stored as textfile
location '/tmp/serdes/';
now you can query the table as is
select * from sample limit 10;
but what if your CSV file was tab-delimited rather than comma?
well the SerDe got you covered there too:
drop table if exists sample;
create external table sample(id int,first_name string,last_name string,email string,gender string,ip_address string)
  row format serde 'org.apache.hadoop.hive.serde2.OpenCSVSerde'
with serdeproperties (
  "separatorChar" = "\t"
  stored as textfile
location '/tmp/serdes/';
notice the separatorChar argument, in all, the SerDe accepts two more arguments; custom escape characters and quote characters 
Take a look at the wiki for more info.
The code is available at my github repo.
Blog was edited with

Thursday, December 24, 2015

Pig Dynamic Invoker

I must’ve been living under a rock because I’d just learned about Pig’s dynamic invokers. What if I told you that besides UDFs, you have another option to run your Java code without compiling your UDFs. I will let you read the docs on your own but even though I find it quite handy to use it, it is pretty limited in features. You’re limited to passing primitives only and only static methods work. There’s an example of using a non-static method “StringConcat” but I haven’t been able to make it work.
So for the demo:
suppose you have a file with numbers 4, 9, 16, etc, one on each line 
upload the file to hdfs
hdfs dfs -put numbers /user/guest/
then suppose you’d like to use Java Math’s Sqrt function to get square root of each number, you can of course write use built-in SQRT function but for the example purposes bare with me. The code to make it work with Pig and Java would look like so:
DEFINE Sqrt InvokeForDouble('java.lang.Math.sqrt', 'double');
numbers = load '/user/guest/numbers' using PigStorage() as (num:double);
sqrts = FOREACH numbers GENERATE Sqrt($0);
dump sqrts;
then all that’s left doing is execute the script
pig -x tez scriptname.pig
I think this feature has a lot of promise, especially if it can be opened up to non-primitive types and of course not just static methods. It was introduced in Pig 0.8 and I haven't seen any changes since to extend feature set. It's unfortunate but then again, you can extend Pig's functionality with UDFs. 
Another thing to keep in mind, since this relies on reflection, your Pig scripts will run slower than if you'd write the same functions as UDFs. I do see value in this though, when you're lazy to develop, compile and test your UDFs and need something quick!
as usual, you can find the code at my github repo.
post written with

Wednesday, December 9, 2015

Hadoop with Python Book Review

O'Reilly recently released a free ebook called Hadoop with Python by the author of MapReduce Design Patterns, Donald Miner. Needless to say that caught my eye. The book is a short read, I was able to run through it within two lunch hours. It has five chapters tackling different angles of Hadoop. It is an easy read with an excellent overview of each product discussed.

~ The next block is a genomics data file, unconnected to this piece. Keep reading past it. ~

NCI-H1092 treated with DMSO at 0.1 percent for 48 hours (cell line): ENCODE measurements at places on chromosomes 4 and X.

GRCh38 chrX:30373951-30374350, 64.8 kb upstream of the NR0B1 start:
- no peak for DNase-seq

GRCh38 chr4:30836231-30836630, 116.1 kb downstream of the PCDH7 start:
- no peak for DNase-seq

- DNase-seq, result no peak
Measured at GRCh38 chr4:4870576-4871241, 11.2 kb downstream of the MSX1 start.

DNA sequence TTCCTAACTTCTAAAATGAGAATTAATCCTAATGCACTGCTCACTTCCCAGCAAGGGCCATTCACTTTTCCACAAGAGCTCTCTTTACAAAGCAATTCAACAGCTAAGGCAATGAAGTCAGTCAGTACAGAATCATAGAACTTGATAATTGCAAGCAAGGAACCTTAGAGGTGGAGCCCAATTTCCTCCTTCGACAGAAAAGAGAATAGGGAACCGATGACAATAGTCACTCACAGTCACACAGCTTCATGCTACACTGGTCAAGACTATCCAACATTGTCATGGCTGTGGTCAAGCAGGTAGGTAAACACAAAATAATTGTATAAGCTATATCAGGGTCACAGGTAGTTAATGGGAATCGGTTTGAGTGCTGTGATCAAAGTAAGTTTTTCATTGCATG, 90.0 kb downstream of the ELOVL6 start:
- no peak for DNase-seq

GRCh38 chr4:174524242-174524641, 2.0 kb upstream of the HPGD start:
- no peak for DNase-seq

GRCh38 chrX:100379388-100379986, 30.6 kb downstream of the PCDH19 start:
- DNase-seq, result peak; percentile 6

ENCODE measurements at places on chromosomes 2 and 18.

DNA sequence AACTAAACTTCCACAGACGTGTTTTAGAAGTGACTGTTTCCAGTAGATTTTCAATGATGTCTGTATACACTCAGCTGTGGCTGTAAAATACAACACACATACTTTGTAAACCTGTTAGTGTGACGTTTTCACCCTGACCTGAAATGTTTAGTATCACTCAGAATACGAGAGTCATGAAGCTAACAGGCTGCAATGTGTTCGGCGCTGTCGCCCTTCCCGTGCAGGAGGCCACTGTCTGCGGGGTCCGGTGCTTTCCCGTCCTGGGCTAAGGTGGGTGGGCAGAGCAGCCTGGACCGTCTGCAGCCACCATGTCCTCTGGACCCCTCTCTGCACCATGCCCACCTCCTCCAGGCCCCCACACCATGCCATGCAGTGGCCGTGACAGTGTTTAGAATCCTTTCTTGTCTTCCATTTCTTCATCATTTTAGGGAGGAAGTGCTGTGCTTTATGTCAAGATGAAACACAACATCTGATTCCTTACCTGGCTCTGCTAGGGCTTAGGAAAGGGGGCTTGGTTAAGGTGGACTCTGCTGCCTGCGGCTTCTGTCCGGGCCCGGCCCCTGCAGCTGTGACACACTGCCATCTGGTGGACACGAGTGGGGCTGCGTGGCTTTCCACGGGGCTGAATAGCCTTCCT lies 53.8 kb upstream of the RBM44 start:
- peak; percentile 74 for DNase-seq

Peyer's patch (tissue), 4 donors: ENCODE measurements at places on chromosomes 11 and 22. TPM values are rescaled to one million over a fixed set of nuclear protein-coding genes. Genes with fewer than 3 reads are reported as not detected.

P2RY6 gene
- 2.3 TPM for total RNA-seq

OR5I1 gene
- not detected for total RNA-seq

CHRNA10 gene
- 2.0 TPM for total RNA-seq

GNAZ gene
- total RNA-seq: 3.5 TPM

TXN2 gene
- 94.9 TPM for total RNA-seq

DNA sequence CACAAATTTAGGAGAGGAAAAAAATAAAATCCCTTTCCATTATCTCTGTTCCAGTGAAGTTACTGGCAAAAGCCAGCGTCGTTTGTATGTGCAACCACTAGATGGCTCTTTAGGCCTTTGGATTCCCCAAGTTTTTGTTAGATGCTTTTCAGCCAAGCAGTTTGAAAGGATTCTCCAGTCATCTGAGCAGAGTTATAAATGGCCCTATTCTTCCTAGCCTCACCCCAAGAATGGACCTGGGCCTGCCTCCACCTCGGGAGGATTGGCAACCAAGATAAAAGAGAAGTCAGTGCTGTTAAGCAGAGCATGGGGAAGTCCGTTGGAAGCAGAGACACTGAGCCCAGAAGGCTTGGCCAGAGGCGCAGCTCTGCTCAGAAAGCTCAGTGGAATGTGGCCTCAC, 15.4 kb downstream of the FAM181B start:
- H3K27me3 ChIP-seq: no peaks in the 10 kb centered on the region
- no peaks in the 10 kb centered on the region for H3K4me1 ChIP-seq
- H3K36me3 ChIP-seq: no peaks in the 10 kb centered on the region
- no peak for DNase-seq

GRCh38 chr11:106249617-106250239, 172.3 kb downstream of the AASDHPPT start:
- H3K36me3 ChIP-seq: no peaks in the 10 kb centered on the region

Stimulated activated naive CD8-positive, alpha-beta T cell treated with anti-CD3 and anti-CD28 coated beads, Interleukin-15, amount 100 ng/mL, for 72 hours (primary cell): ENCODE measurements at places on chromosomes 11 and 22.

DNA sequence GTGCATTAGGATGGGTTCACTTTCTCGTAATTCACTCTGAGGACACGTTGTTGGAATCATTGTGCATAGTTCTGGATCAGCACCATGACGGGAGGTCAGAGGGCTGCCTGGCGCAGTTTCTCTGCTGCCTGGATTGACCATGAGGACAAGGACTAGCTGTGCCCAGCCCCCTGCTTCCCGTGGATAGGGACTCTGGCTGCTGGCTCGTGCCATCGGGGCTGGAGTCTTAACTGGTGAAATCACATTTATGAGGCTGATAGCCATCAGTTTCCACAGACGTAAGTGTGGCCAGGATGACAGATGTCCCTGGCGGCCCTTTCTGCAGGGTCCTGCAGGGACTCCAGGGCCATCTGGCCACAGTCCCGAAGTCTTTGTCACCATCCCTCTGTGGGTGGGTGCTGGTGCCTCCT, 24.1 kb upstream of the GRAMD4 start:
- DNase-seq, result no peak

1st chapter discusses HDFS and Spotify's library written in Python called Snakebite that allows for Python shops interact with HDFS in a native way. This is pretty use-case specific because I don't see a reason to use the library unless you're a Python-heavy shop. The other drawback is that it's not Python3 compliant. That may be an issue going forward. The cool think about Snakebite is that
the library does not require loading any Java libraries and promises to be really fast to load. It leverages RPC to speak to Namenode and uses protobuf, so interaction is native.

2nd chapter is on writing MapReduce in Python either with Hadoop Streaming or MRJOB. In my own opinion, I just don't see a purpose of yet another framework for Hadoop to write MapReduce, there's Apache Pig and Hive for that that is high enough level. Probably the one thing I found interesting is with MRJOB, you can run MR against S3 bucket directly.

3rd chapter is on Apache Pig and extending Pig with Python UDFs. I personally enjoyed this chapter very much, as a Pig aficianodo as well as learning a few things about UDFs with Python. I will certainly use this chapter a lot going forward evangelizing Pig.

4th chapter, I have the same sentiment about this chapter as much as previous. This one is on PySpark and it has an excellent overview of Spark and great examples in PySpark. Same goes here, I will be referring to this chapter a lot.

5th and last chapter is on Luigi, workflow manager for Hadoop written in Python and leverages Python for writing workflows as opposed to Oozie. I personally saw a demo at Spotify of Luigi a few years back and even though it is pretty enticing to say the least, given the complex nature of Oozie, I don't see a point using this tool unless you're in a Python shop and you stay away from Oozie (I don't blame you). Now I'm a purist and I can't say I have much faith in a project maintained by one company. Again, opinions are my own.

In summary, the book introduces each concept very well with meaningful examples. I found Spark and Pig chapters extremely useful and interesting. It's an easy read and is very interesting. I highly recommend reading the book, especially that it is a free download, (THANK YOU). Again, there's nothing wrong with any one of these projects, it's just they serve a certain niche and I find little use from these projects. That said, the book is worth a read either way since it's so short and Pig and Spark chapters are worth it's weight in gold! Happy reading..

Tuesday, November 24, 2015